This is the final issue of this four-part miniseries of Assassin’s Creed Origins. Please read my previous reviews in case you haven’t been following this fun side story featuring Aya from the hit game Assassin’s Creed: Origins.
We finally get the conclusion to both Aya’s and Cleopatra’s storylines while exploring the events following the Ides of March. Julius Caesar is dead and Rome is on the brink of destruction as the country is sent into chaos with no leader in sight. Aya was determined to write the wrongs caused by Caesar and his omnipotent delegation, but things didn’t turn out the way she had expected.
It All Ends Here
This is a running theme not only in the Assassin’s Creed video games but in other Assassin’s Creed comics like Uprising. This delicate dance between the Assassins and Templars has lasted for centuries, but the seeds of that secret war lie in past conflicts like the fall of Rome and Egypt. Aya notices these changes from the shadows but she never anticipated how society and the people would react to Caesar’s death. She admits to the fact that people around her use her as a tool but she never fully commits to the cause of whoever she follows. Brutus and Alexander The Great perfectly encapsulate Aya’s internal struggle between two different ideologies on how Rome should be governed.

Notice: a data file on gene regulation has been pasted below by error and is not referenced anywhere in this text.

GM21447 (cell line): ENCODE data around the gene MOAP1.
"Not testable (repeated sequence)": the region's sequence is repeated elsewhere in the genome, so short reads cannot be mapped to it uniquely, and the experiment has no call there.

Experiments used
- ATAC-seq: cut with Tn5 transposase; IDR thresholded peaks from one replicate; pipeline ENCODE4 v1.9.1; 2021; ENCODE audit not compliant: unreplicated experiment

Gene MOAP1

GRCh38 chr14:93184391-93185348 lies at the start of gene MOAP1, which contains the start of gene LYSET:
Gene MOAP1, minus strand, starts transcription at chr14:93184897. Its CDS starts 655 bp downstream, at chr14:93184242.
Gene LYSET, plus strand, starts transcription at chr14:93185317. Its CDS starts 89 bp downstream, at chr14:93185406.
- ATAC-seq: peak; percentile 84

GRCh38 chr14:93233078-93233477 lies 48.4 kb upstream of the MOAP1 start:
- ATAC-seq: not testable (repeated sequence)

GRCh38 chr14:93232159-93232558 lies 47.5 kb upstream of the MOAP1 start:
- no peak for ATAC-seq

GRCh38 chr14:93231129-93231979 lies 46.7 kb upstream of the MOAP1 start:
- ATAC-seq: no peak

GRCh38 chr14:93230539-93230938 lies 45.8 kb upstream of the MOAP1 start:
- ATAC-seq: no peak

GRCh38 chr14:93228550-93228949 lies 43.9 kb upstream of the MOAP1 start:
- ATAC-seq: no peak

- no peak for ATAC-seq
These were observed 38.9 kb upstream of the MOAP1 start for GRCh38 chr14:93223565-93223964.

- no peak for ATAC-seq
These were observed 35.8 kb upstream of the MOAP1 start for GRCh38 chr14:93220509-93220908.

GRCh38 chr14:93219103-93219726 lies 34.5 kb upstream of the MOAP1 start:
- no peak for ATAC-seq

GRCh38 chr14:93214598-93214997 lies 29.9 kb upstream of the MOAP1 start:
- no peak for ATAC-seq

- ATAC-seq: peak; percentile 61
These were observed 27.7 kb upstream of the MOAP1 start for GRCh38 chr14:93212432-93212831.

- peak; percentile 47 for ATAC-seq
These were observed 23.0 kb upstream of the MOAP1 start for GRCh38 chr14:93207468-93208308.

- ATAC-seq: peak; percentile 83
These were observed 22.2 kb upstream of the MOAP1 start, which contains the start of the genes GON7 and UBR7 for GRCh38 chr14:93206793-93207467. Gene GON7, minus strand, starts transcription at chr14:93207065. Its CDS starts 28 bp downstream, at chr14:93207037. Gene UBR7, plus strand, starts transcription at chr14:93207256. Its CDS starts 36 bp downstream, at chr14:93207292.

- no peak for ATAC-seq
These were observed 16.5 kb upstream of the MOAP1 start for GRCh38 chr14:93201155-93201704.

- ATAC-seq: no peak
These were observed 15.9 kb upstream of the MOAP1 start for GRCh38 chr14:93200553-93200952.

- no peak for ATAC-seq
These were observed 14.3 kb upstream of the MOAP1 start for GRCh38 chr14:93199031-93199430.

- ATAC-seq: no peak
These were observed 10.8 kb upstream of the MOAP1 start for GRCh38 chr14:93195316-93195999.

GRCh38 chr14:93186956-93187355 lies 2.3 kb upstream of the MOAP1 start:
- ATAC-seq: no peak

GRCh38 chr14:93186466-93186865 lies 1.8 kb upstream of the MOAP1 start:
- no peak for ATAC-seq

In the end, Aya makes both historical figures realize that they both need to set aside their hate for each other in order to set an example for Rome and its citizens. As Aya leaves Rome the “winds of change,” as she puts it, fanned the flames for Octavian, Caesar’s son, to usurp power and lead Rome to war against Egypt. This is a great conclusion because it teaches Aya and Cleopatra’s son that not all battles can be won and the result could have devastating consequences.
Aya becomes one of the earliest assassins alongside Bayek after the events of Rome. This story helps define her character and the Assassin’s own creed if they should intervene or not which lays the groundwork for future Assassins.
Tied with a Bow
Cleopatra, up to this point, was a side story in this mini-series but also served as a narrator. She recognizes that power is meant to be fought for but power can also be maintained against those seeking it. Cleopatra is teaching her son that important lesson through Aya’s tale and what transpired in Rome. In her case, she also fell victim to the changes that threatened her way of life in a similar fashion. There’s a moment at the end of the mini-series that directly ties into the game but I don’t want to spoil it.
Overall, this is a great conclusion to Aya in her younger days, albeit lacking any meaningful progression of the story told in Assassin’s Creed: Origins. Other than that I highly recommend that you pick up these issues as they are fun and filled with great moments.
What did you think of Aya’s journey? Let us know in the comments!
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- THE GOOD
- Wraps Up Aya’s Journey
- Conflicting Tales of the Same Event
- Ties into Assassin’s Creed Origins
- THE BAD
- Almost No Action
The finale to Aya’s journey to Rome and what had transpired there! Readers get a glimpse of what makes Aya such a great Assassin and how her struggles correlate to the video game.